Coral Egan's third album delivers contemporary easy listening jazz and singer-songwriter fodder with a short shelf life.
As a Canadian, I try to give a little extra patience to the rare independent release my brethren produce, whatever it may be, but I just can't get behind this album. Hailing from Montreal, Coral Egan has sold over twenty thousand CDs in the frozen North, which is equivalent to approximately a few million in the United States and over 92 in Mexico, I think. Along the way, she picked up some Juno nominations and other awards not even well known amongst canucks, let alone recognized anywhere else (not that the Grammys actually mean anything). Regardless, you could feel yuppie café goers and single mothers of the '80s shuddering with anticipation for the release of Egan’s third full-length album to date. It's not like they’ve got a whole lot else to look forward to aside from the continual sagging of dangly bits, a loss of the senses, the collapse of social security, and death. As such, I'm sure they were not disappointed by Magnify. It delivers everything you'd expect from a one-sentence summary and not an inspiration more. Who really wants to re-examine their life or question anything at all, anyway?
If nothing else, Magnify is a great sounding album. Egan's jazz-influenced easy listening backing tracks are fabulously recorded, as rich and full as Garage Band® will ever be and mixed to sterile Pro Tools® perfection. Moments of Kinnie Starr, Aimee Mann, Jewel, Dianna Krall, and derivations of the like, blankets a malaise over the whole album, truly embracing the deadpan banality of every breathing second. It's like watching an old episode of the Royal Canadian Air Farce.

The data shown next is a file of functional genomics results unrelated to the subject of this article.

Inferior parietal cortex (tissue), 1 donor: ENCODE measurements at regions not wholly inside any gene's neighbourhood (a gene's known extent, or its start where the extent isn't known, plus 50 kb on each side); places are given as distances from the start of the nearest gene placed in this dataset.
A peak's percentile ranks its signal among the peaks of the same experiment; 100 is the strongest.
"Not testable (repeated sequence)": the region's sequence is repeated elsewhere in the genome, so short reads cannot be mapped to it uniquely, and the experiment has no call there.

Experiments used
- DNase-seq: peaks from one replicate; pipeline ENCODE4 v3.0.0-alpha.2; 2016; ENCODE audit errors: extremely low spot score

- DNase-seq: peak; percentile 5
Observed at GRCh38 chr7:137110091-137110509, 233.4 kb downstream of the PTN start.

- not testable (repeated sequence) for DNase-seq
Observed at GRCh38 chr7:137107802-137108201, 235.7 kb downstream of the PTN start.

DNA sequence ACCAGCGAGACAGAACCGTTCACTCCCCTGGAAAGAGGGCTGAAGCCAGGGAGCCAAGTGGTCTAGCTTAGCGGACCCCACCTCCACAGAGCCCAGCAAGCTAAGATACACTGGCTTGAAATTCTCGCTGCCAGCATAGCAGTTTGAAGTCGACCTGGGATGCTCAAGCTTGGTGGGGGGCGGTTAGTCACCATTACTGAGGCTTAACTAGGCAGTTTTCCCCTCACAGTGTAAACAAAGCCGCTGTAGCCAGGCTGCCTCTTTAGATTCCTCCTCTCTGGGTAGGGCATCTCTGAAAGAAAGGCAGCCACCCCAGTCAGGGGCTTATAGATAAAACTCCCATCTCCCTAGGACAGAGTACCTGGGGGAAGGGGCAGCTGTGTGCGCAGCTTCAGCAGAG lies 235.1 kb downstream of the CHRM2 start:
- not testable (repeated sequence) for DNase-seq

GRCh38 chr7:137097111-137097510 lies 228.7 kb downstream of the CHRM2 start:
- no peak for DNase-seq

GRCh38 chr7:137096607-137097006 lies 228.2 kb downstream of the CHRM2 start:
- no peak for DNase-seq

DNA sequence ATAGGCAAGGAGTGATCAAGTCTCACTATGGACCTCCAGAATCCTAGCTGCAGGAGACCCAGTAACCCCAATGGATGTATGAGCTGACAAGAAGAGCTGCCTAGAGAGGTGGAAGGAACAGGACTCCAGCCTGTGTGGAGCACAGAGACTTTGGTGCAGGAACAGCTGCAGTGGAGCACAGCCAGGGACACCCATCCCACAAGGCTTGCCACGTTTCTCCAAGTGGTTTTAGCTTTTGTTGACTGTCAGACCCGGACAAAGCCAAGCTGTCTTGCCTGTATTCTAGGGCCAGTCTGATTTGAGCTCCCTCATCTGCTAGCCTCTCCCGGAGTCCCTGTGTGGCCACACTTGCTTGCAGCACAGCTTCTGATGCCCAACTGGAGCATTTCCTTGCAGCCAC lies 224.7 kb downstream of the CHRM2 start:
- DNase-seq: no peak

The music isn't the real problem here, though. It's easily ignorable. Her voice and utterly trite choice of lyrics are where she loses me. "Satiated" has one of the most childish refrains I've heard, saying over and over again, with a weak male accompaniment, "I'm not hungry no more". I know hip-hop and punk artists use double negatives for emphasis all the time, but this song simply means nothing. "2 to Tango" goes on to inform us that it takes two to tango, in a cheeky metaphor for a relationship struggle. That's such an incredible insight. It blows my mind, then reconstitutes it back into brain form and blows it again. What does Mother Goose have to say on the subject? What's your opinion on wooden nickels? Does a one-legged duck really swim in a circle? Should I let bedbugs bite? Inquiring minds need to know.
Her delivery is clearly formed out of Fiona Apple-style, mildly depressive pop songwriter feminine fragility and the Aguilera school of white-girl soul, with limp growls and "too-woo-woo" pointless extensions present and accounted for. There's just nothing controversial, mildly emotional, or remotely challenging about any aspect of it. On the whole, Magnify confirms all of Canada's least flattering shortcomings. It's subtly pretentious and utterly bland to the Nth degree. We’re not all like that, mind you, but it certainly doesn't help the stereotype we've been building for the last 200 odd years. Then again, you're not very likely to hear Egan unless you tune in to Canada AM or eat at Arby's® regularly, which really cuts down the numbers. Don't worry your pretty heads about a thing. Everything's gonna be just fine.